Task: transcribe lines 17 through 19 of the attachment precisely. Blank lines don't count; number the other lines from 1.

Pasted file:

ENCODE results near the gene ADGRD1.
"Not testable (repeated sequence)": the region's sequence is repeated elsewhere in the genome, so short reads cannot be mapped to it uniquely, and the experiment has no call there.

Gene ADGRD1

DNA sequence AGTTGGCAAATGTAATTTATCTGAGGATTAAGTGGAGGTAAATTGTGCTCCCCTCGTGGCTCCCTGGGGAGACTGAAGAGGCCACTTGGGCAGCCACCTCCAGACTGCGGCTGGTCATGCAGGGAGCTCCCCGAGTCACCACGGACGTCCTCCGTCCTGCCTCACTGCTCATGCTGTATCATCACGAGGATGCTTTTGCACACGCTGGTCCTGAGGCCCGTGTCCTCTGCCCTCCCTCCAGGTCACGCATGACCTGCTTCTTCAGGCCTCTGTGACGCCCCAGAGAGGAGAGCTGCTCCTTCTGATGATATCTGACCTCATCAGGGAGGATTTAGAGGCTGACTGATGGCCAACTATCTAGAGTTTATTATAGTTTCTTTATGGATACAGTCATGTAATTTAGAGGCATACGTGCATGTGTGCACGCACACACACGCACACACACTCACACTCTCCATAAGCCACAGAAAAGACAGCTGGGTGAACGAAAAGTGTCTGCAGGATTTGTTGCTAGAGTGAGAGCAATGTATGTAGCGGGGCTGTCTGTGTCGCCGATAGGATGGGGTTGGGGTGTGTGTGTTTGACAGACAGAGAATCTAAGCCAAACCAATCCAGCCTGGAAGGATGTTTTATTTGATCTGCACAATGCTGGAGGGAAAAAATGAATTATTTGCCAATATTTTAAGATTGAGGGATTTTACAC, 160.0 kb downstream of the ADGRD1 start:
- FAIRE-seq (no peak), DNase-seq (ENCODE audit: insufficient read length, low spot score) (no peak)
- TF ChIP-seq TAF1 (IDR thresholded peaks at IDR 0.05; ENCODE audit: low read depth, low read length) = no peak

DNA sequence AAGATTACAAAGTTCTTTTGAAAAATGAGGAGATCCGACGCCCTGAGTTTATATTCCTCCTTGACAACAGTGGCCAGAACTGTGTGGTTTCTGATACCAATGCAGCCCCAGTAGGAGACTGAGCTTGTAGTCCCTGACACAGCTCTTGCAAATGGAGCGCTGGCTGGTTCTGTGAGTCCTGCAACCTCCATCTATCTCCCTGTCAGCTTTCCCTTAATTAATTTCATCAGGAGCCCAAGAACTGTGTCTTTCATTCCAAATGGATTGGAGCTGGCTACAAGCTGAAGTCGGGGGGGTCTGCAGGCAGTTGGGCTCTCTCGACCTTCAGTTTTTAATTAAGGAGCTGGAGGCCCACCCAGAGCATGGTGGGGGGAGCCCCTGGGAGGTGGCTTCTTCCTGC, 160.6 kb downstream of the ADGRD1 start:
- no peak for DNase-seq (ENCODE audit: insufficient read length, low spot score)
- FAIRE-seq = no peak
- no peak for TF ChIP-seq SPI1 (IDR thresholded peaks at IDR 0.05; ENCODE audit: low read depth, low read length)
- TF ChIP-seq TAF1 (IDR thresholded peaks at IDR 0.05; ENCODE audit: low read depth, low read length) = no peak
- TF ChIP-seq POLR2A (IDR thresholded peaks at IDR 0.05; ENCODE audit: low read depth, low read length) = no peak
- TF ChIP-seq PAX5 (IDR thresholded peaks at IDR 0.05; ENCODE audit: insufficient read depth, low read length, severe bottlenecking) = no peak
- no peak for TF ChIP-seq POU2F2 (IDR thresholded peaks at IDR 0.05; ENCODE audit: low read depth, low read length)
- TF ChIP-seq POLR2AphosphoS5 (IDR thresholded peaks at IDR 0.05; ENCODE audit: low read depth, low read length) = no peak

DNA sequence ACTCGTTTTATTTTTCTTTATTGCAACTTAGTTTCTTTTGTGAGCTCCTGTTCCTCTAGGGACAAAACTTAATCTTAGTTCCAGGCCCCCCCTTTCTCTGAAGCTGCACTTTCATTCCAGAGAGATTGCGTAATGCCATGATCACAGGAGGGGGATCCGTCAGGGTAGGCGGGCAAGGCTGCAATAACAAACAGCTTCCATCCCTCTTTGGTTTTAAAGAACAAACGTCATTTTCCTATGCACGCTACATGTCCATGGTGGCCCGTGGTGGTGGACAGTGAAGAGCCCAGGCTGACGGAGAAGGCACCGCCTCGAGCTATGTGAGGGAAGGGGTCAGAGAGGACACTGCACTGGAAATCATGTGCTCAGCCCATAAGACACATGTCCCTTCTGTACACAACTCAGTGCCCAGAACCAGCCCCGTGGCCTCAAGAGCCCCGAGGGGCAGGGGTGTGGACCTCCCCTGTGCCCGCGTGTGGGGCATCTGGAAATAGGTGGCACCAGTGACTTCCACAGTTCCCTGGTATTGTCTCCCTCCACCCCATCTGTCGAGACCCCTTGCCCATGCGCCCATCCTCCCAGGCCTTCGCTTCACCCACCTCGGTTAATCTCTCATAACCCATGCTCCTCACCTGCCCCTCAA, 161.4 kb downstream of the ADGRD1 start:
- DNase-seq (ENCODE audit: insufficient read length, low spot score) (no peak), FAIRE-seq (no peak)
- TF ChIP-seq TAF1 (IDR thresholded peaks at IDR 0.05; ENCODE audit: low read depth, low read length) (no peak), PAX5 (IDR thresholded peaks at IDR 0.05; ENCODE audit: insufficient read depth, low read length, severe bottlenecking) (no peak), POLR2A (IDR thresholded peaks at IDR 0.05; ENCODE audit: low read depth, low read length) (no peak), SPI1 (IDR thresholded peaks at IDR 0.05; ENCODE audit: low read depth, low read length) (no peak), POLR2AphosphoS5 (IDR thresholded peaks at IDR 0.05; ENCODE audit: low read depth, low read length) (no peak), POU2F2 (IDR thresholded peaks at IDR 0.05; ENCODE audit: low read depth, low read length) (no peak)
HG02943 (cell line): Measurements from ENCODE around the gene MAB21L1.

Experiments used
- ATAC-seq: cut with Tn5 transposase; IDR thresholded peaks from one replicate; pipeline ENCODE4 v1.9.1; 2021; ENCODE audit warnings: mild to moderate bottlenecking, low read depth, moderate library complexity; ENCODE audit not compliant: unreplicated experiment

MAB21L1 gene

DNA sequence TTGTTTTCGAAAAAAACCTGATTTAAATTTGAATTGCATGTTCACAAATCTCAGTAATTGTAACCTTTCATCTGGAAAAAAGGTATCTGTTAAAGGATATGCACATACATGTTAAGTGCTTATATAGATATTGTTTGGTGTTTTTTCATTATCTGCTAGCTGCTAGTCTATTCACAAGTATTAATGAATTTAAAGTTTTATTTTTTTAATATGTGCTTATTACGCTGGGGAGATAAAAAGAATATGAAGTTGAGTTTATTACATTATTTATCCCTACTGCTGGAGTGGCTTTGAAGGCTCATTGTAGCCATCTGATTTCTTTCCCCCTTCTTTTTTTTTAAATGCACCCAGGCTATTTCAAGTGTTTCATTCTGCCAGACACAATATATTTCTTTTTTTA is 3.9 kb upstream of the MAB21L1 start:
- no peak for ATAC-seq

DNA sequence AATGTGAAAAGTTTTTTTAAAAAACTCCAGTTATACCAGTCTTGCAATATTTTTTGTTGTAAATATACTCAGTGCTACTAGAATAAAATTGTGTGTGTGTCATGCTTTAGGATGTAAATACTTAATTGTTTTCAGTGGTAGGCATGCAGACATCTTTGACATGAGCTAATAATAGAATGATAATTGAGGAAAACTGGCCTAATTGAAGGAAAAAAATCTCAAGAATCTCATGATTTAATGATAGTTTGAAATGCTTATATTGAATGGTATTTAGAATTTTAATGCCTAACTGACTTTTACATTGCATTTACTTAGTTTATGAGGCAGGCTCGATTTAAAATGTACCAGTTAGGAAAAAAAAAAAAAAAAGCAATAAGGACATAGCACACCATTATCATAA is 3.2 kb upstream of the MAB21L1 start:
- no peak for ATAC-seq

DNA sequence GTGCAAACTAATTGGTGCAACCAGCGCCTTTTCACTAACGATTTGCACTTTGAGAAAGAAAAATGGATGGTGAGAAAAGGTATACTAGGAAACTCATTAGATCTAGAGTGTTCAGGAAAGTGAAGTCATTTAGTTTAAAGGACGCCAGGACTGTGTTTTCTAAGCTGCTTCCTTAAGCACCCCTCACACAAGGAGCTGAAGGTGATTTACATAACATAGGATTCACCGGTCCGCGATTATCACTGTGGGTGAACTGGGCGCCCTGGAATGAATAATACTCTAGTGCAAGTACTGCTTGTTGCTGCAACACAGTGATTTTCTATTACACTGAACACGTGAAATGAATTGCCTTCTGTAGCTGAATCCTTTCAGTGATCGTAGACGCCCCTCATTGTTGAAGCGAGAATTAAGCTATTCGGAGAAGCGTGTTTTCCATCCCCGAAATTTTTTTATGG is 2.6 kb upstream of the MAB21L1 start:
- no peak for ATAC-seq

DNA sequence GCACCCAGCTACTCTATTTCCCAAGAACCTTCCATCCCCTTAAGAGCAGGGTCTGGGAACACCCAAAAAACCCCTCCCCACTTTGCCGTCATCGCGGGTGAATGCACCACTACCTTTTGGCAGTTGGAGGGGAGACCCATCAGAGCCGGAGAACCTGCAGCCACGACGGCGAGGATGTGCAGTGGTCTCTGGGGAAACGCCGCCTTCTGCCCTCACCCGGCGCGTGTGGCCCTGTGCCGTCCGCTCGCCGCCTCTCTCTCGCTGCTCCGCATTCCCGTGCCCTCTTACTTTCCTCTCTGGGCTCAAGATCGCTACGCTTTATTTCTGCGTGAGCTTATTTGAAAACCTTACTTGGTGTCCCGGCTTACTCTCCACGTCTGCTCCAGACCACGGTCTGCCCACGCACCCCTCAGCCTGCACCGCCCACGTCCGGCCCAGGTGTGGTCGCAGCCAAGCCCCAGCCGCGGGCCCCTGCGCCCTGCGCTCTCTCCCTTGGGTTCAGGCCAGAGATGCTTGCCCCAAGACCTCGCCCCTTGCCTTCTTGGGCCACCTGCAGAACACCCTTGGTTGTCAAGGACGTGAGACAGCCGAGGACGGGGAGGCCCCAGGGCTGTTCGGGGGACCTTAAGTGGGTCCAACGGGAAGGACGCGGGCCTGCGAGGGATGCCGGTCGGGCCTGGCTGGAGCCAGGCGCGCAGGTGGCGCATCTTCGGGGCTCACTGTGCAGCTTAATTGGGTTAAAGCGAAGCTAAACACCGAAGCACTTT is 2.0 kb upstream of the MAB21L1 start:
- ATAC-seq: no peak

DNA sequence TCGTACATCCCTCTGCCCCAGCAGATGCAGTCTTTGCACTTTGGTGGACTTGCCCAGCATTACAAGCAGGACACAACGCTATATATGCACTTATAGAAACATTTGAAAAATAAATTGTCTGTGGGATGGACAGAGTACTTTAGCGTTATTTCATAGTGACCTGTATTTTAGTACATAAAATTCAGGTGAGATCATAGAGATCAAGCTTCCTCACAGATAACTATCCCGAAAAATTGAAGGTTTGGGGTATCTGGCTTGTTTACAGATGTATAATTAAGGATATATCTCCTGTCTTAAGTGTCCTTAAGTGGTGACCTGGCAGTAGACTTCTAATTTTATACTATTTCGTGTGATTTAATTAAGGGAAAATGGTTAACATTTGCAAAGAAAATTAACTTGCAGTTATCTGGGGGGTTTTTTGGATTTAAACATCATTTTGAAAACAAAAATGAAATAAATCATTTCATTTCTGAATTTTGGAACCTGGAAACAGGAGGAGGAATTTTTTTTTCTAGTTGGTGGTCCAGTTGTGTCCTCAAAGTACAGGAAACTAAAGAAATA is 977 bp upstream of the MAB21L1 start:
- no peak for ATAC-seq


- DNase-seq (ENCODE audit: insufficient read length, low spot score) (no peak), FAIRE-seq (no peak)
- TF ChIP-seq TAF1 (IDR thresholded peaks at IDR 0.05; ENCODE audit: low read depth, low read length) (no peak), PAX5 (IDR thresholded peaks at IDR 0.05; ENCODE audit: insufficient read depth, low read length, severe bottlenecking) (no peak), POLR2A (IDR thresholded peaks at IDR 0.05; ENCODE audit: low read depth, low read length) (no peak), SPI1 (IDR thresholded peaks at IDR 0.05; ENCODE audit: low read depth, low read length) (no peak), POLR2AphosphoS5 (IDR thresholded peaks at IDR 0.05; ENCODE audit: low read depth, low read length) (no peak), POU2F2 (IDR thresholded peaks at IDR 0.05; ENCODE audit: low read depth, low read length) (no peak)
HG02943 (cell line): Measurements from ENCODE around the gene MAB21L1.